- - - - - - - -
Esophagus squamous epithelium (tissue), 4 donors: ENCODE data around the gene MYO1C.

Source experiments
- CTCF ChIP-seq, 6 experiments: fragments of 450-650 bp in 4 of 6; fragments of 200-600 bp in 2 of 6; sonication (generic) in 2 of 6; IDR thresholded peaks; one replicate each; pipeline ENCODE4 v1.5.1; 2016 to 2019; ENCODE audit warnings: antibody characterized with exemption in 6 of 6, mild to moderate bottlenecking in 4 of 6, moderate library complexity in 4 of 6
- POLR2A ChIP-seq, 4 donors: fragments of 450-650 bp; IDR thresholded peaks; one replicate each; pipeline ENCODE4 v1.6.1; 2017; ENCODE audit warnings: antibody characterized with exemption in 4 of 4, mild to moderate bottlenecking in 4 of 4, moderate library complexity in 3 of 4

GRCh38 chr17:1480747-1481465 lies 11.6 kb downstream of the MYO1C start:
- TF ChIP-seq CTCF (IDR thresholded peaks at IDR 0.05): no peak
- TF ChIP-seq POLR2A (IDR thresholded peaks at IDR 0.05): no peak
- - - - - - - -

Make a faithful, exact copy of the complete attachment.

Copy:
Esophagus squamous epithelium (tissue), 4 donors: ENCODE data around the gene MYO1C.

Source experiments
- CTCF ChIP-seq, 6 experiments: fragments of 450-650 bp in 4 of 6; fragments of 200-600 bp in 2 of 6; sonication (generic) in 2 of 6; IDR thresholded peaks; one replicate each; pipeline ENCODE4 v1.5.1; 2016 to 2019; ENCODE audit warnings: antibody characterized with exemption in 6 of 6, mild to moderate bottlenecking in 4 of 6, moderate library complexity in 4 of 6
- POLR2A ChIP-seq, 4 donors: fragments of 450-650 bp; IDR thresholded peaks; one replicate each; pipeline ENCODE4 v1.6.1; 2017; ENCODE audit warnings: antibody characterized with exemption in 4 of 4, mild to moderate bottlenecking in 4 of 4, moderate library complexity in 3 of 4

GRCh38 chr17:1480747-1481465 lies 11.6 kb downstream of the MYO1C start:
- TF ChIP-seq CTCF (IDR thresholded peaks at IDR 0.05): no peak
- TF ChIP-seq POLR2A (IDR thresholded peaks at IDR 0.05): no peak